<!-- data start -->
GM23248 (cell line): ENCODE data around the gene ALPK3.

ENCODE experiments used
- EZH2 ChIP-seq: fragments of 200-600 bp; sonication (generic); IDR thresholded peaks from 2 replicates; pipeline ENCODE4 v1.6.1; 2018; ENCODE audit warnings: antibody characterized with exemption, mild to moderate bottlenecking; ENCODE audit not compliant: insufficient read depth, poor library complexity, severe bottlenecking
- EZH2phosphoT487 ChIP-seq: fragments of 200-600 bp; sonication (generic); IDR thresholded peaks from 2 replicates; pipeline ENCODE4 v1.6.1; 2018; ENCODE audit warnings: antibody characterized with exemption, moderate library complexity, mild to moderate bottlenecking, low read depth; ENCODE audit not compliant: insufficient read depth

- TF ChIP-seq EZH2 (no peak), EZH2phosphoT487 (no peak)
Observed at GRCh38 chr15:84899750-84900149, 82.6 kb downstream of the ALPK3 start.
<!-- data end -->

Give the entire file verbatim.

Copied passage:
GM23248 (cell line): ENCODE data around the gene ALPK3.

ENCODE experiments used
- EZH2 ChIP-seq: fragments of 200-600 bp; sonication (generic); IDR thresholded peaks from 2 replicates; pipeline ENCODE4 v1.6.1; 2018; ENCODE audit warnings: antibody characterized with exemption, mild to moderate bottlenecking; ENCODE audit not compliant: insufficient read depth, poor library complexity, severe bottlenecking
- EZH2phosphoT487 ChIP-seq: fragments of 200-600 bp; sonication (generic); IDR thresholded peaks from 2 replicates; pipeline ENCODE4 v1.6.1; 2018; ENCODE audit warnings: antibody characterized with exemption, moderate library complexity, mild to moderate bottlenecking, low read depth; ENCODE audit not compliant: insufficient read depth

- TF ChIP-seq EZH2 (no peak), EZH2phosphoT487 (no peak)
Observed at GRCh38 chr15:84899750-84900149, 82.6 kb downstream of the ALPK3 start.